According to a study, over six million children in America have attention deficit hyperactivity disorder or ADHD. Children who have ADHD show symptoms between three and six years of age. The symptoms typically vary between boys and girls.
Boys are more likely to act out, do impulsive things, or run around and hit people and things. Girls tend to be withdrawn, prone to daydreaming, show poor academic performance, and resort to name calling and other forms of verbal aggression. The increased agitation and aggression can lead other children to socially isolate someone with ADHD, causing more problems.
Almost 6 percent of children in Utah have ADHD, but only 3.5 percent of them receive treatment and medication. Medication for ADHD can be a little pricey, but what other options are available to Utah parents who want to help their children?
Studies indicate that programs that offer afterschool care in Salt Lake City, or any other city in Utah, might help children with ADHD.
Research on ADHD and Afterschool Activities
A research team looked over the records of over 4,000 children with ADHD. They discovered that those who took part in activities and programs after school showed less severe symptoms than those who didn’t. These children also missed fewer school days than the others, one of the major effects of ADHD on academic performances. The study concluded that the increased physical activity of these programs and the decreased amount of time in front of screens were big contributors to these benefits.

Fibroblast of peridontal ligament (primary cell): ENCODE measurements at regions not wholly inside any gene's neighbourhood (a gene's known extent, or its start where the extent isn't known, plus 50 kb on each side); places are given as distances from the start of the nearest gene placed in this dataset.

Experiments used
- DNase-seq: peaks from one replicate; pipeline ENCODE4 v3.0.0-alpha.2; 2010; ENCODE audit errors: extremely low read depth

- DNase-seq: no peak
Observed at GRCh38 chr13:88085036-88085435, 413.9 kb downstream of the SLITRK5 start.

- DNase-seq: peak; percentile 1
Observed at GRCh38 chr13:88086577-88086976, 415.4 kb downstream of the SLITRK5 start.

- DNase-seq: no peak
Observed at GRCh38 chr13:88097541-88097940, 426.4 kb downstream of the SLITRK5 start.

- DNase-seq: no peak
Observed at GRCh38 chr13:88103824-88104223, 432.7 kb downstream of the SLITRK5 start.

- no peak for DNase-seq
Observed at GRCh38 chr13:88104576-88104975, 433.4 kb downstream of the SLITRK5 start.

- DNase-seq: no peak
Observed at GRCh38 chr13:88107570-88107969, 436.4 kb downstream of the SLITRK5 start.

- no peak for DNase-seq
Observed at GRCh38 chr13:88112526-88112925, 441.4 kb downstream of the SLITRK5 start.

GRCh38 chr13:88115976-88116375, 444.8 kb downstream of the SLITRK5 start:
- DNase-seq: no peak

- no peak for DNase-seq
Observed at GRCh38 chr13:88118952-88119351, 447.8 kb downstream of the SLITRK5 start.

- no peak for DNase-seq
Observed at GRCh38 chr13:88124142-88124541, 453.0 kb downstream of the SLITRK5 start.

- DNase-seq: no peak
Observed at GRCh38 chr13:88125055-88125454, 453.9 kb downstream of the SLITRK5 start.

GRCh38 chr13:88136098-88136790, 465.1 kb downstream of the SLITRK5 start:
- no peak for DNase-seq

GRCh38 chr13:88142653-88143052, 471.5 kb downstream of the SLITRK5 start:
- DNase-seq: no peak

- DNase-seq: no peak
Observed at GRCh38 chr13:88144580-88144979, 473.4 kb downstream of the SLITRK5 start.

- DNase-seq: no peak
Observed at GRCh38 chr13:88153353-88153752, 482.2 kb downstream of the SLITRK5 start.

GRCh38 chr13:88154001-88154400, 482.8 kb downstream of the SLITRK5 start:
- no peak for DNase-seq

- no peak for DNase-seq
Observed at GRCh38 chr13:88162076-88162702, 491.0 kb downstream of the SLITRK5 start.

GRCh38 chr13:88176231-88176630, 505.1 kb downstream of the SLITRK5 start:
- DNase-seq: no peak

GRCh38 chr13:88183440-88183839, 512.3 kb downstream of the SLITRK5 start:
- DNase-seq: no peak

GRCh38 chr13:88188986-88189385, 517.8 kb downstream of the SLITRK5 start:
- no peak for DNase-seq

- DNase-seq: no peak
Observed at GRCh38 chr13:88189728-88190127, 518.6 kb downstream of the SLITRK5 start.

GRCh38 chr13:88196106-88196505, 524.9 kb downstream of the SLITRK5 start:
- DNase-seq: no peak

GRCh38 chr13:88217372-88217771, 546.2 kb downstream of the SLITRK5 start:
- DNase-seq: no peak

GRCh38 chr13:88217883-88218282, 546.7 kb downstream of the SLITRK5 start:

Another team of researchers pioneered an afterschool program specifically to help children with ADHD do better in school. They designed their classes around original strategies and small group activities, which they hope will aid children with ADHD to focus on lessons and master new skills. These specialized classes can lead to more studies and interest in the effects of such programs on ADHD symptoms.
The General Benefits of Afterschool Programs
Parents have noted that afterschool activities have benefits for all children, not just those with ADHD. These kinds of programs enable children to socialize and mingle, things that they aren’t at liberty to do during a class. They can form new bonds and make new friends with the confidence and social skills they can develop during these sessions. Some programs form study groups that help children with their homework or even find ways to make lessons more fun and engaging.
A survey revealed that over 57,000 Utah children are in an afterschool program. However, the same survey showed that nearly a hundred thousand students don’t participate in any afterschool activity. Other parents are aware of the benefits of said programs and are only waiting for open slots in afterschool programs and schools that offer them.
No parent wants anything less than the best for their child. Afterschool programs allow parents to give their child a leg up in school and a boost in social skills. A parent’s love and care don’t end when the school bell rings, and neither should learning and improvement.